Detailed module information
For a comprehensive list of the funding opportunities available at UCL, including funding relevant to your nationality, please visit the Scholarships and Funding website.
With their specialist knowledge and language skills, SSEES Master's graduates can be found in business, finance, the media, international agencies, charities, diplomacy, international security organisations, the law, and academia.
Some graduates advise the Russian, Polish, American, and other governments, and the European Commission.
Students who have successfully completed this programme have moved into further academic research and doctoral studies, careers in teaching and careers in government, NGOs or the European Parliament. The regional specialism of this MA along with the opportunity to learn a language is attractive to employers. Internship opportunities and excellent links with other universities in the region as well as suite of leading events and research seminars complement your studies.
Why study this degree at UCL?
The UCL School of Slavonic & East European Studies (SSEES) is one of the largest national centres in the UK, for the study of central, Eastern and south-east Europe and Russia.
Located in Bloomsbury, SSEES offers an ideal location for scholars. The British Library, British Museum, University of London Library and other similar research centres are all close by.
The SSEES Library is unequalled in Britain for the depth and breadth of its collections, the majority of which are on open access in the SSEES building.
What our students and staff say
"UCL SSEES has a great team of researchers and lecturers in eastern and central European languages and cultures. It makes UCL a desirable place for investigating the so-called “Other” Europe. SSEES also has one of the best libraries that specialises in Eastern Europe."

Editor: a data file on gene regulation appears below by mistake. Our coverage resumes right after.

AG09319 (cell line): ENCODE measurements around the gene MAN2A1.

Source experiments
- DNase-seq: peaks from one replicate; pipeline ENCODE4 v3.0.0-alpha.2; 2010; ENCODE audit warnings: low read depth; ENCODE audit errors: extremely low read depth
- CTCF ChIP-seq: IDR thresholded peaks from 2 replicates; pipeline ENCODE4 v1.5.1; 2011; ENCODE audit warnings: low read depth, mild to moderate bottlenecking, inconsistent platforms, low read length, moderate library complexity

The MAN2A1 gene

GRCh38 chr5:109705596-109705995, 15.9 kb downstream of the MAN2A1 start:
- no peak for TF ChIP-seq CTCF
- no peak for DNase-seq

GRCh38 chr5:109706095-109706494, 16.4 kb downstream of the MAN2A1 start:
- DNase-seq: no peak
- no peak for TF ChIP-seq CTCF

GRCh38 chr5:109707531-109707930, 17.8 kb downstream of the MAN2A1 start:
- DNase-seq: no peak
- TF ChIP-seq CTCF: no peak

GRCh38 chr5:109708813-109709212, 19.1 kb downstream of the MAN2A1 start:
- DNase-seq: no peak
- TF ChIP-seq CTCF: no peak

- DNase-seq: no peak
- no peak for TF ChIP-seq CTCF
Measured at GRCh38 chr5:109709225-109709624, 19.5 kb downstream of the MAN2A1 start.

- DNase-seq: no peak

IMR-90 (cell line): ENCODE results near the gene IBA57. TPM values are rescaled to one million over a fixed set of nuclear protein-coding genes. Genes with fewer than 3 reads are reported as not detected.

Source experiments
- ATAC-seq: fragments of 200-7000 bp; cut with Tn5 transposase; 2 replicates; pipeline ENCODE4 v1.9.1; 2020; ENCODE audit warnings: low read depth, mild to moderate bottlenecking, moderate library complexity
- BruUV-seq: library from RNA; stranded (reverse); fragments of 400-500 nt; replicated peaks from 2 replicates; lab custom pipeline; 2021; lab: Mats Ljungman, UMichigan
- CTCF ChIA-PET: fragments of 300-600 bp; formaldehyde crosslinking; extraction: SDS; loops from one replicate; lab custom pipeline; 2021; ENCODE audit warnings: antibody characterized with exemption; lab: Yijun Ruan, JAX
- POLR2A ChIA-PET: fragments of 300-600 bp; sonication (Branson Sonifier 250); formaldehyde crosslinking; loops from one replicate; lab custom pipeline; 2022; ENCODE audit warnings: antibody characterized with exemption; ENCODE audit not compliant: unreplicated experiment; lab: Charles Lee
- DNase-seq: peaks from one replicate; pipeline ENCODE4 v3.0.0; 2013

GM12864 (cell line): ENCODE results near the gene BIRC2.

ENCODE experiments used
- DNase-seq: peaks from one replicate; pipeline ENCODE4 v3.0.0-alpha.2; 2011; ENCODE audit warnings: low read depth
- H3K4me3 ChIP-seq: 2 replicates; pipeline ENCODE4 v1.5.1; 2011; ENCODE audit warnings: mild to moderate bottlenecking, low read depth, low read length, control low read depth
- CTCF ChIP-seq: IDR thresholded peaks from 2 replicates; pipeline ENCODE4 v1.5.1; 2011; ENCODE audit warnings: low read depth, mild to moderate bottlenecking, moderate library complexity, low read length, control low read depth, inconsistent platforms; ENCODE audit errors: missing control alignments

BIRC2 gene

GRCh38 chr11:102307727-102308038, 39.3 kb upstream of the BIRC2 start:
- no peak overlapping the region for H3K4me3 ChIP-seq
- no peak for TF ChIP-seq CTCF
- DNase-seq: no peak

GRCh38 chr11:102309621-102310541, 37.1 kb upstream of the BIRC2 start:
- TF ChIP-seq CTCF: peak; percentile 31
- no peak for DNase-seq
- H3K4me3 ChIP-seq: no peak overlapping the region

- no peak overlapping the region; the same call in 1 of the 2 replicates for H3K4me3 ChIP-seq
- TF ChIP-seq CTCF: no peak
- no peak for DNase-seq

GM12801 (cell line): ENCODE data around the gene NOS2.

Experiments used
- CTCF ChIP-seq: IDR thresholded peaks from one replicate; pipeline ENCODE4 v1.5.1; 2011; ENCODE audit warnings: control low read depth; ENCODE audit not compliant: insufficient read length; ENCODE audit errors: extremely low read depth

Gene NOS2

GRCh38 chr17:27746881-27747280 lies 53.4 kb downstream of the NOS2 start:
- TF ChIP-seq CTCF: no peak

Dr Urszula ChowaniecAs a teacher in Polish Language and Culture I have the opportunity to contribute nearly to any graduate programme connected to Polish culture/politics/literature and language. Mainly, Literature and Culture of Eastern Europe, History, Eastern European Politics.
Teaching Fellow, School of Slavonic & East European Studies
"UCL is an energetic place that is clearly on an upward trajectory, bustling with original thinkers doing cutting-edge work and incredibly talented students from all over the world. Definitely the place to study and do research at the beginning of the 21st century."
Professor Jan Kubik
UCL School of Slavonic & East European Studies
Application and next steps
Students are advised to apply as early as possible due to competition for places. Those applying for scholarship funding (particularly overseas applicants) should take note of application deadlines.
There is an application processing fee for this programme of £80 for online applications and £105 for paper applications. Further information can be found at: www.ucl.ac.uk/prospective-students/graduate/taught/application.
Who can apply?
Our students come from a variety of backgrounds. Some have degrees in the study of the region; others have no acquaintance with central and Eastern Europe and Russia. We welcome students with one or more of the area's languages, and encourage those without a language to take one up, although this is not compulsory.
- All applicants
- 11 August 2020
For more information see our Applications page.Apply now
What are we looking for?
When we assess your application we would like to learn:
- why you want to study History (SSEES) at graduate level
- why you want to study History (SSEES) at UCL
- what particularly attracts you to this programme
- how your personal, academic and professional background meets the demands of a challenging and truly international academic environment
- where you would like to go professionally with your degree
Together with essential academic requirements, the personal statement is your opportunity to illustrate whether your reasons for applying to this programme match what the programme will deliver.
UCL is regulated by the Office for Students.